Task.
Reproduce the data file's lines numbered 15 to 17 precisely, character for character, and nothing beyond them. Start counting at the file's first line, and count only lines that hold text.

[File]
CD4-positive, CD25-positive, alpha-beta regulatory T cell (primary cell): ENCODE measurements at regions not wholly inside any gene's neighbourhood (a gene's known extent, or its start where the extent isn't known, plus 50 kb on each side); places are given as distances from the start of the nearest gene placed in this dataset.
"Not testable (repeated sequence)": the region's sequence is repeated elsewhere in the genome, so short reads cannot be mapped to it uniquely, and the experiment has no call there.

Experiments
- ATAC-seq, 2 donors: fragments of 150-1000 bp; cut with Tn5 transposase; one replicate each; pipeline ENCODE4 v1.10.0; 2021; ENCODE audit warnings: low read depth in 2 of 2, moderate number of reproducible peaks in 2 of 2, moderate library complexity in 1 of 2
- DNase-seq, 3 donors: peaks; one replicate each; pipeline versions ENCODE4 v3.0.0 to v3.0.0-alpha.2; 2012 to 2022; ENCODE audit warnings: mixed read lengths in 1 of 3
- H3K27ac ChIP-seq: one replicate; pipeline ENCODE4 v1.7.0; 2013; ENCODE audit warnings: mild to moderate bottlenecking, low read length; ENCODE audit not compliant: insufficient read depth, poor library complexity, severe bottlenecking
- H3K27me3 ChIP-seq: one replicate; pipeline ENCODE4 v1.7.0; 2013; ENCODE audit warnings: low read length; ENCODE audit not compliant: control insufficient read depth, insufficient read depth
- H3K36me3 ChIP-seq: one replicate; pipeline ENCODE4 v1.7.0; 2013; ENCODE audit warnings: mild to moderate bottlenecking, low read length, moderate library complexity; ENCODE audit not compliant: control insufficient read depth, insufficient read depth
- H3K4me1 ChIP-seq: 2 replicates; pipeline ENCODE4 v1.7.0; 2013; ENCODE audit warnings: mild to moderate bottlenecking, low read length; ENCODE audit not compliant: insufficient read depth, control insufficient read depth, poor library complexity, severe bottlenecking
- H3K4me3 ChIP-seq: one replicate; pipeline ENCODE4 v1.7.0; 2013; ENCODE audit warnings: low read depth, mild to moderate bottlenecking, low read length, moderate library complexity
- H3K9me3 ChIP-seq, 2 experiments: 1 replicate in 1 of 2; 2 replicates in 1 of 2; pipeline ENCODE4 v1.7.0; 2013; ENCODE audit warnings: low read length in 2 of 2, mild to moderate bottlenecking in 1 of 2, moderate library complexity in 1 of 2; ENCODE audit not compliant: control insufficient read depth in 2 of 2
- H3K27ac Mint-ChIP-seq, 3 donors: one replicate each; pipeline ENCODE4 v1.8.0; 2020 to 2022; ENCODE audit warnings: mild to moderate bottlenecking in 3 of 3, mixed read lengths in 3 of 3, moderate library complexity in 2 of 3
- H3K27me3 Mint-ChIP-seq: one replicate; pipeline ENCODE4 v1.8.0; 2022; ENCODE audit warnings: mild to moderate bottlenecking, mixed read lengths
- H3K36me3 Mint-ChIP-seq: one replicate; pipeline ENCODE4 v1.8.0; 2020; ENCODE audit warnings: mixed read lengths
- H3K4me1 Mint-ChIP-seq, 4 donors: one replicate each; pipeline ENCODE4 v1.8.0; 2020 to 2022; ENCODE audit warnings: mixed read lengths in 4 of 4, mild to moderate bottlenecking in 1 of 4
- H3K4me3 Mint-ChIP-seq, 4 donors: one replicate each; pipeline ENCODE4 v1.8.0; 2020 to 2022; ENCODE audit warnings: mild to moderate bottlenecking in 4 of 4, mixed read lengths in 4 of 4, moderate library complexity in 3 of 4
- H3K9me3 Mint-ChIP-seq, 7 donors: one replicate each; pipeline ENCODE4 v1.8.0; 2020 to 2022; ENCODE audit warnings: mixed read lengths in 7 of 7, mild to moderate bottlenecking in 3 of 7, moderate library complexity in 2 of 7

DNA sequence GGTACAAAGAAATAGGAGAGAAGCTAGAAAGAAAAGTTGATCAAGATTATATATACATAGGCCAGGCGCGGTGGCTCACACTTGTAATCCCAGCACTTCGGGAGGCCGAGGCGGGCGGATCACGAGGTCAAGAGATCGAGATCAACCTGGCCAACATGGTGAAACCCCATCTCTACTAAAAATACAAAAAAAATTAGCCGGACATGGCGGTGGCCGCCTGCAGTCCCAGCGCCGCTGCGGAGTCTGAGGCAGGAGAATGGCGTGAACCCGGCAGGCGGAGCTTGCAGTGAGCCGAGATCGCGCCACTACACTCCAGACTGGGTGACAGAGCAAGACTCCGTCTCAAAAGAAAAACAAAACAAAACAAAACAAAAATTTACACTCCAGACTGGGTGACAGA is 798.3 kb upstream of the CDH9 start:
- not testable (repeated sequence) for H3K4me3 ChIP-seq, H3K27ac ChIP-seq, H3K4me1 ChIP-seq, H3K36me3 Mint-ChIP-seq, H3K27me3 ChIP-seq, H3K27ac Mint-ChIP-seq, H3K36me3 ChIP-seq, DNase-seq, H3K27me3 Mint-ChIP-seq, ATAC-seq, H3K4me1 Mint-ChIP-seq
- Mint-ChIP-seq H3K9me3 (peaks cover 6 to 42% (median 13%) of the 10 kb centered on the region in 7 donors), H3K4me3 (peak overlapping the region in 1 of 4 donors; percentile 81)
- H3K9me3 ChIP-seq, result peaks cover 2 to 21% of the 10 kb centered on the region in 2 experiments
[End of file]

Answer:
- H3K4me1 Mint-ChIP-seq, 4 donors: one replicate each; pipeline ENCODE4 v1.8.0; 2020 to 2022; ENCODE audit warnings: mixed read lengths in 4 of 4, mild to moderate bottlenecking in 1 of 4
- H3K4me3 Mint-ChIP-seq, 4 donors: one replicate each; pipeline ENCODE4 v1.8.0; 2020 to 2022; ENCODE audit warnings: mild to moderate bottlenecking in 4 of 4, mixed read lengths in 4 of 4, moderate library complexity in 3 of 4
- H3K9me3 Mint-ChIP-seq, 7 donors: one replicate each; pipeline ENCODE4 v1.8.0; 2020 to 2022; ENCODE audit warnings: mixed read lengths in 7 of 7, mild to moderate bottlenecking in 3 of 7, moderate library complexity in 2 of 7